Credit card lingo 101

Credit cards

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Tess Vigeland: They teach reading, writing, and arithmatic in school, but not how to read one of the most important documents we ever have to grapple with as adults-a credit card bill. The average American family with at least one credit card now has about $9,200 in credit card debt. And while a lot of that comes from plain old-fashioned bad financial planning, at least some of it is due to fees and penalties and interest-rate hikes that might have been avoided if consumers just read the fine print on their bills. Marketplace's Mitchell Hartman joins us with a lesson in credit card lingo 101.


Mitchell Hartman: If you only have five seconds to read your credit card bill:

Chris Lombardo: The most important thing that people need to look at is, they need to look at the interest rate. The interest rate is going to tell you how much you're paying extra on the amount that is the balance for that credit card.

That's Chris Lombardo, Seattle-based director of the nonprofit agency Clearpoint Credit Counseling. He'll be back to decipher some actual credit-card statements in a minute, but first, let's meet one of his clients, someone who's learned the hard way how important it is to pay attention to the rates and fees buried in the fine print.

John Mitchell is 51. About a year ago he lost his job as a warehouseman for a plumbing company. I met him outside his tidy ranch house on the outskirts of Portland, Ore.

Hartman: Why are we outside?

John Mitchell: 'Cause my wife doesn't allow me to smoke inside.

Maybe that's because of the heart condition, which has not been helping his financial condition.

Mitchell: I have an internal defibrillator in my chest that has to be checked every three months, and that's $300 a shot.

Just one of the things he started putting on a credit card when he lost his job.

Mitchell: We had to replace the refrigerator, we had to have some plumbing work done, our furnace went out. Unfortunately, I hate to admit it, but we put our house payment on it a couple of times.

Mitchell and his wife were trying to keep current on eight different credit cards, which, believe it or not, is pretty typical for the average family paying at least the minimum due each month.

Mitchell: Then they nail you with the late fees, and then you got to wait until the last minute to pay it.

Hartman: Did you actually see the interest rates change and were you able to figure that out on the bills?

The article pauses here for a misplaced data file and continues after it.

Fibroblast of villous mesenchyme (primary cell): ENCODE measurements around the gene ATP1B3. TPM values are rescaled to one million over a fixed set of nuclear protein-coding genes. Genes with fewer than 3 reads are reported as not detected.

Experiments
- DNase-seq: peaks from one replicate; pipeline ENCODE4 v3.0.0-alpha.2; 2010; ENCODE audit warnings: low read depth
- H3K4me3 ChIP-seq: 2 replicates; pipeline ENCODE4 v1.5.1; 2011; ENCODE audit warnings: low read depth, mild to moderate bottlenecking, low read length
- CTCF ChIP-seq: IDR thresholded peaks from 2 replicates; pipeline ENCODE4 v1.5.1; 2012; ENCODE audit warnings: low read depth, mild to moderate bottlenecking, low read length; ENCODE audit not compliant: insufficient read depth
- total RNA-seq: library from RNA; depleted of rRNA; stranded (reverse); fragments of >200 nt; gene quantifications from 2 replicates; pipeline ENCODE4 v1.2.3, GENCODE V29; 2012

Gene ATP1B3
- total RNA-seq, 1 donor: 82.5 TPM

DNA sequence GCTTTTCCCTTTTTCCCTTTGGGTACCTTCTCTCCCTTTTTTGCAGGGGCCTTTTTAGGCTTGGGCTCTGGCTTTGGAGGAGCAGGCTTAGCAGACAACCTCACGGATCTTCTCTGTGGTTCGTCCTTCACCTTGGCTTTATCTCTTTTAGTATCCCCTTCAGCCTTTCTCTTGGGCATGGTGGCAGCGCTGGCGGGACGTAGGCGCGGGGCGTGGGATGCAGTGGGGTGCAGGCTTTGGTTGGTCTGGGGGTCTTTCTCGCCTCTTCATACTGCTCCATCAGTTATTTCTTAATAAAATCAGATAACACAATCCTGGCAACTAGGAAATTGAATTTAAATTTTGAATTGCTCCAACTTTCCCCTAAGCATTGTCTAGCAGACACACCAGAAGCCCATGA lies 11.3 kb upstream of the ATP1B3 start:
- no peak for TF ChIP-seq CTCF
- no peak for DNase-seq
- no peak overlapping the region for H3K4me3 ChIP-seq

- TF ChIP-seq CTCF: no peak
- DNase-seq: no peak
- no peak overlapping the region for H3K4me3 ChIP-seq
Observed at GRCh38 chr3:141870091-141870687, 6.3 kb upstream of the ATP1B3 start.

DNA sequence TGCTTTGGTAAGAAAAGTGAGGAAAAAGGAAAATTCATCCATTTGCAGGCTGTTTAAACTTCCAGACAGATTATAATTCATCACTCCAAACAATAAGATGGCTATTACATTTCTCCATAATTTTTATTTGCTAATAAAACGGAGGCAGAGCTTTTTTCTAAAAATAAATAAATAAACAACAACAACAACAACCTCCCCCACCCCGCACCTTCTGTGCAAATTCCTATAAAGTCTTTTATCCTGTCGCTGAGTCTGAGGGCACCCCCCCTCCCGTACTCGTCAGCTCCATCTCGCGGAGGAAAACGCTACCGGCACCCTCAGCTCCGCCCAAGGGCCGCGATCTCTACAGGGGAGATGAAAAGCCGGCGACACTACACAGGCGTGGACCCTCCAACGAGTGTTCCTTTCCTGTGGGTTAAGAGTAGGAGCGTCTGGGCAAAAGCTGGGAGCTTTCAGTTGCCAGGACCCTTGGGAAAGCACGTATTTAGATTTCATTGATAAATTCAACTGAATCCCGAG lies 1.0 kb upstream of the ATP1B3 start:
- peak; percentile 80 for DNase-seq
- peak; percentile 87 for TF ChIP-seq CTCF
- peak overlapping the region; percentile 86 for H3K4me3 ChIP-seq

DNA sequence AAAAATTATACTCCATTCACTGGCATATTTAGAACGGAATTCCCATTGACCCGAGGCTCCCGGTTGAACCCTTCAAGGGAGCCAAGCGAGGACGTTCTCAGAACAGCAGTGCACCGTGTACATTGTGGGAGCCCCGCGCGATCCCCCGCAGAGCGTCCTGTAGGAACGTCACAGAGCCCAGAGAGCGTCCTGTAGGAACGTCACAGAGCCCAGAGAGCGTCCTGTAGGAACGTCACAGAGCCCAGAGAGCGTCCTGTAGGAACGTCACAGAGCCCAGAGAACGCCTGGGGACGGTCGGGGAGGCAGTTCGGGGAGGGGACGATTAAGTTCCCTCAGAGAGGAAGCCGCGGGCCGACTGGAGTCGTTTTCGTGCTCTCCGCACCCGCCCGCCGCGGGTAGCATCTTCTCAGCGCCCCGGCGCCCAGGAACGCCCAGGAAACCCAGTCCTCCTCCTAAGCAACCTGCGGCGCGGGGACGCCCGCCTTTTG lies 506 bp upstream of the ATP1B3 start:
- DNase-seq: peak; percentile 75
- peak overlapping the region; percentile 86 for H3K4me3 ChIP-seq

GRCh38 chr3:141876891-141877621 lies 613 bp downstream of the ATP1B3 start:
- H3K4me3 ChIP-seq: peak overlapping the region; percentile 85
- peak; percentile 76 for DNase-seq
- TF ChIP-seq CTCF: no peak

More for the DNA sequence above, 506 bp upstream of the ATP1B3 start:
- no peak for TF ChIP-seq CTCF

Mitchell: No, but the payments went up and so I assume the interest rates were going up, because we weren't charging any more on them.

When the Mitchells' debt topped 15 grand they went to see a counselor at Chris Lombardo's agency. Back at his office, Lombardo points out that the interest rate is actually one of the easiest things to find amid all the clutter on a typical bill. It's on the first page, under a simple heading: "Finance Charge Summary."

Lombardo: They have in very bold print the annual percentage rate for this billing period. And it's 22.85 percent.

Hartman: What else do we see, there's some other numbers here -- there's "computed on average daily balance," there's "periodic rate."

Lombardo: The number that consumers really want to look at is that "corresponding annual percentage rate," or what we call the APR. That's going to tell you how much interest you're paying over a year.

It's not enough to check this once in a while. Credit card companies change their rates month to month if you miss a payment, even if you're late paying another company's bill. It can even happen if your shopping habits change -- say, you start charging discount merchandise at Target, when you used to shop at Coach.

Lombardo: Most credit card companies will actually put somewhere on the bill a separate statement indicating that your interest rate has increased. It's usually pretty small print.

So now let's turn one of these things over and see what other small print there is. I'm using one of my own bills now. There's a heading for "Method for Calculation of Finance Charges" -- it explains how they figure out my interest payment. Some cards use the "Double Billing-Cycle Method," charging interest on two months' average balance, even if I pay up before my current bill is due. Then there's the "Billing Rights Summary." Following these instructions to the letter is key if I ever want to dispute a charge. The back of the bill is also where changes to late fees and default penalties are buried.

But what if your mounting credit card debts require more than a pair of bifocals to help you read the bill? Lombardo says, if you're charging stuff like groceries and rent -- if you're only making the minimum payment or missing payments:

Lombardo: If you're afraid to answer the phone or go to the mailbox, then you definitely need to start thinking about coming to see a credit counselor.

Advocates say, find a nonprofit agency that's a member of the National Foundation for Credit Counseling and the Better Business Bureau.

I'm Mitchell Hartman for Marketplace Money.

About the author

Mitchell Hartman is the senior reporter for Marketplace’s Entrepreneurship Desk and also covers employment.

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